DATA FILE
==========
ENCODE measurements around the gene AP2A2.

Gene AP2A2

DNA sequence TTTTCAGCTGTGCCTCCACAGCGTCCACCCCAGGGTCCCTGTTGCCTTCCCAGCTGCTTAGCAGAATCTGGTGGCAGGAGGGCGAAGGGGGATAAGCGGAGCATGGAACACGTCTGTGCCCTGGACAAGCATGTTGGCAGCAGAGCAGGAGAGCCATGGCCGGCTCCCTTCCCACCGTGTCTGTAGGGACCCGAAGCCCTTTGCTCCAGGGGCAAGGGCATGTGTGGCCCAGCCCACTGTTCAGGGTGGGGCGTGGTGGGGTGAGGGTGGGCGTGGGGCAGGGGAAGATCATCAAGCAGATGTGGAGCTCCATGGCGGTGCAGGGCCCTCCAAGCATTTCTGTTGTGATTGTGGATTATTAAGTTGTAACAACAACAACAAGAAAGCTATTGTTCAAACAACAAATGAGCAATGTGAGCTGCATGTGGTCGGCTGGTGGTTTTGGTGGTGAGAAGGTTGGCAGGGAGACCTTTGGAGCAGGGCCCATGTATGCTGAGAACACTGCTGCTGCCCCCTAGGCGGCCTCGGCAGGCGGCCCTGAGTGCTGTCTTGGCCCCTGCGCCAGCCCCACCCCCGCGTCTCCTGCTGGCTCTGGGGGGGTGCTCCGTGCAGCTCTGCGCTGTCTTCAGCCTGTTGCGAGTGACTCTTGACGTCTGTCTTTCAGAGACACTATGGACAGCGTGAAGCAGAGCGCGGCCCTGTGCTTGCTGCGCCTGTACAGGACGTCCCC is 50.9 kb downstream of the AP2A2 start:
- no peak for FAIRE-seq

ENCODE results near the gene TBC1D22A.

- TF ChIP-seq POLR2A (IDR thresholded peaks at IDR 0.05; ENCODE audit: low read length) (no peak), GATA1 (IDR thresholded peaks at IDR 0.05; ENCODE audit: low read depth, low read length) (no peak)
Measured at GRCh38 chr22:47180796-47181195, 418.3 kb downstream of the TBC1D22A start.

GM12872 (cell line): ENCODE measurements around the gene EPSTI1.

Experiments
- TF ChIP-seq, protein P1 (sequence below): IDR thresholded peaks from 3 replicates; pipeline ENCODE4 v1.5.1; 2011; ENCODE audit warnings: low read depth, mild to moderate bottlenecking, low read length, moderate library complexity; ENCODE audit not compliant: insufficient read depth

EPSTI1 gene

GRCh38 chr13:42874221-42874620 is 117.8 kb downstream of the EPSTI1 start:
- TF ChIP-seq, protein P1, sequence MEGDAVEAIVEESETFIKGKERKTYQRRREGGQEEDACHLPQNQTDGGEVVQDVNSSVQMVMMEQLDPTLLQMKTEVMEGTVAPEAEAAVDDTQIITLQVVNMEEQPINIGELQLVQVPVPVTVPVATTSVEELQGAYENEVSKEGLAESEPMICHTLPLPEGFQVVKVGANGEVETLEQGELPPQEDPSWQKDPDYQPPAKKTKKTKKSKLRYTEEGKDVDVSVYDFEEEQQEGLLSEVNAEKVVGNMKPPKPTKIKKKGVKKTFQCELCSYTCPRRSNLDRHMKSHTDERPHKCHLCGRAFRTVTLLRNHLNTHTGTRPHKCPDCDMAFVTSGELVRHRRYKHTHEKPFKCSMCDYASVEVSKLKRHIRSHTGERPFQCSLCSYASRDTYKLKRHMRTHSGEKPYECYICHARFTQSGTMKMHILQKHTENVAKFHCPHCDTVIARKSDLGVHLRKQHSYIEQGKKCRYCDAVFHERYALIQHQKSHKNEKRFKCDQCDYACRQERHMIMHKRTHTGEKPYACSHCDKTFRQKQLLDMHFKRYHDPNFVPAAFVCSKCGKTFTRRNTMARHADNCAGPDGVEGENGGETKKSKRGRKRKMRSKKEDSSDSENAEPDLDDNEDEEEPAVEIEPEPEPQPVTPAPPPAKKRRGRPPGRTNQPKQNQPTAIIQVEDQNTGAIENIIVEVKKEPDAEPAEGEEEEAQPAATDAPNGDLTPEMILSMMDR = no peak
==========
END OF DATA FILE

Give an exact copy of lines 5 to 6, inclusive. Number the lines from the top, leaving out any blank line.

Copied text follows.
ENCODE results near the gene TBC1D22A.

- TF ChIP-seq POLR2A (IDR thresholded peaks at IDR 0.05; ENCODE audit: low read length) (no peak), GATA1 (IDR thresholded peaks at IDR 0.05; ENCODE audit: low read depth, low read length) (no peak)